Every few months, it seems, a brief but noticeable rumbling sounds after a comedian “goes too far” on some topic in their SNL opening monolog or latest stand-up special. The Last Laugh, the latest feature documentary from Ferne Pearlstein (a veteran doc cinematographer and director of Sumo East and West), tackles the issue of how far is too far in comedy, particularly when it comes to jokes about the Holocaust. It should go without saying that some believe the Holocaust is off limits, but if that’s true, what else is off limits and is that line of thinking an impingement on free speech? Others believe that nothing is over the line as long as the joke is funny.
Pearlstine wisely expands the score of The Last Laugh to include other taboo subjects, featuring countless clips of gifted stand-up artists like Sarah Silverman, Louis CK, Gilbert Gottfried, and the legendary Mel Brooks, the man who wrote a couple variations of “Springtime for Hitler” and The Producers, but still believes jokes about the Holocaust go beyond his personal limits. As if to underscore the theme of the film but also act as a gauge for humor, the filmmaker tells a great deal of this story through the filter of Auschwitz survivor Renee Firestone, who isn’t afraid to get a laugh from off-putting humor about Jews during World War II.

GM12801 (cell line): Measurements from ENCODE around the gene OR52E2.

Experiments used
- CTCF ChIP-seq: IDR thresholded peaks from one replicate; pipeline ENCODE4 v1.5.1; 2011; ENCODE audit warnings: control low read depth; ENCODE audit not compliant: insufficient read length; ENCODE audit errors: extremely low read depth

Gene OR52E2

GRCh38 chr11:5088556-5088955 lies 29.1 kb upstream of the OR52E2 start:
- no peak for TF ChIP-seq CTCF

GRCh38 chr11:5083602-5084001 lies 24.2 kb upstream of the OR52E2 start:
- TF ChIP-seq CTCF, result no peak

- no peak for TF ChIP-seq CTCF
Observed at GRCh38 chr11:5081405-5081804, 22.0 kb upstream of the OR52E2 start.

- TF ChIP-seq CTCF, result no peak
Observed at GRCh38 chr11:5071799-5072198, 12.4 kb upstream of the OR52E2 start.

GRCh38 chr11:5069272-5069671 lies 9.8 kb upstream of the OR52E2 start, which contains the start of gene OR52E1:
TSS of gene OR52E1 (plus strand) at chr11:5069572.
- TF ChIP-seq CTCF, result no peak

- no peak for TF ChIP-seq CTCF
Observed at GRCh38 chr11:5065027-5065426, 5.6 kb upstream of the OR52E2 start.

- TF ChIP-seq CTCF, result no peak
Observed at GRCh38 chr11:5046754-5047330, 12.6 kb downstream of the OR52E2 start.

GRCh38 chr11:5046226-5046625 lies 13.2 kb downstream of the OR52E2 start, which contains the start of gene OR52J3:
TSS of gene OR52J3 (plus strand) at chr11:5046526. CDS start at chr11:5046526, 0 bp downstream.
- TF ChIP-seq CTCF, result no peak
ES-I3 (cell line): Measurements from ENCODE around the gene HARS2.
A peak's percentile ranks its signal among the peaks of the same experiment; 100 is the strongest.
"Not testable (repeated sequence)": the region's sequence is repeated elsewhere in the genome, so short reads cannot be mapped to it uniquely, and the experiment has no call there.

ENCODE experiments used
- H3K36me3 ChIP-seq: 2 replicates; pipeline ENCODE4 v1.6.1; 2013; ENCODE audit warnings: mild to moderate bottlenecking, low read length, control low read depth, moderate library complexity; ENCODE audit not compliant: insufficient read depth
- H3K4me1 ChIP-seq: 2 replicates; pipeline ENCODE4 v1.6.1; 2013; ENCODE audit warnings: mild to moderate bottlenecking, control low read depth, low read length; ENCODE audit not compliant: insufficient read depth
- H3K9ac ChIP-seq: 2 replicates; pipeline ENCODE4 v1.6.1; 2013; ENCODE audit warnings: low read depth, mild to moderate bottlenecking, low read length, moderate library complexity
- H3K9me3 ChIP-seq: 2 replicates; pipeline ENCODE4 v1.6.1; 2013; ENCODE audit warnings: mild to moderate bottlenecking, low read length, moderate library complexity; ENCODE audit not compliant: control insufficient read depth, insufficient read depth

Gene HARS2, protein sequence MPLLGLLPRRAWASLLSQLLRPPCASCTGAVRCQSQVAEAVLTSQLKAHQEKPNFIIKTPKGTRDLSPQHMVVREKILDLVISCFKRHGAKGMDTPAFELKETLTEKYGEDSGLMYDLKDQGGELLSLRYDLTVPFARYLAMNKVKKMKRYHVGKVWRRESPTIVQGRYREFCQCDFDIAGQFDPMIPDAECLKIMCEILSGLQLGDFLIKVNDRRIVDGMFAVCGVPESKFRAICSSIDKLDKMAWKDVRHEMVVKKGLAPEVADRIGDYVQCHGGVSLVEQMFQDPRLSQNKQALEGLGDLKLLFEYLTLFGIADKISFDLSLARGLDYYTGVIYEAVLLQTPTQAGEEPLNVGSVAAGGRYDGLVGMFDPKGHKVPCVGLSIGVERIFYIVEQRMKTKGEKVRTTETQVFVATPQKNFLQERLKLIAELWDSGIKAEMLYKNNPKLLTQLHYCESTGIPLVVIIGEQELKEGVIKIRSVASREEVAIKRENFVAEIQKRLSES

The film also explores the phenomenon of cabarets established in certain concentration camps to keep the morale of the prisoners up to a degree, which naturally leads into a discussion of the Oscar-winning Italian film Life Is Beautiful, which divided audiences, many members of which thought the film was making fun of the survivors, while others thought it was an accurate portrayal of the lengths a father would go to to protect his children. Another movie that inevitably comes up in conversation is the unreleased Jerry Lewis-directed and -starring The Day the Clown Cried (Harry Shearer, one of the few human beings to have ever seen the finished film, is also interviewed here).
Shot on Super 16mm, The Last Laugh touches upon the comedy surrounding AIDS, 9/11, racism, sexism and sexuality, but it always comes back to issues about the Holocaust, with additional commentary coming from the likes of Jeffrey Ross, Larry Charles, Susie Essman, Alan Zweibel, David Steinberg, Carl and Rob Reiner, Lisa Lampanelli, Judy Gold, David Cross, as well as Abraham Foxman of the Anti-Defamation League. It’s one of those rare docs that is almost at war with itself as to whether it means to make you laugh or make you think. Director Pearlstein makes it easy on us to decide by making the film both hilarious and thought-provoking.
A special screening of The Last Laugh is happening at the Music Box Theatre tonight, December 1, at 7:15pm as a part of a preview night for DOC10 Film Festival, scheduled for March 30-April 2, 2017, also at the Music Box. The area nonprofit organization Chicago Media Project supports the screening, which was specifically curated by DOC10 programmer Anthony Kaufman, who also programs the documentary film selections for the Chicago International Film Festival. Kaufman will also moderate a post-screening Q&A with the The Last Laugh director, Ferne Pearlstein and producer Robert Edwards. Details and advance tickets can be found at the Music Box Theatre’s website.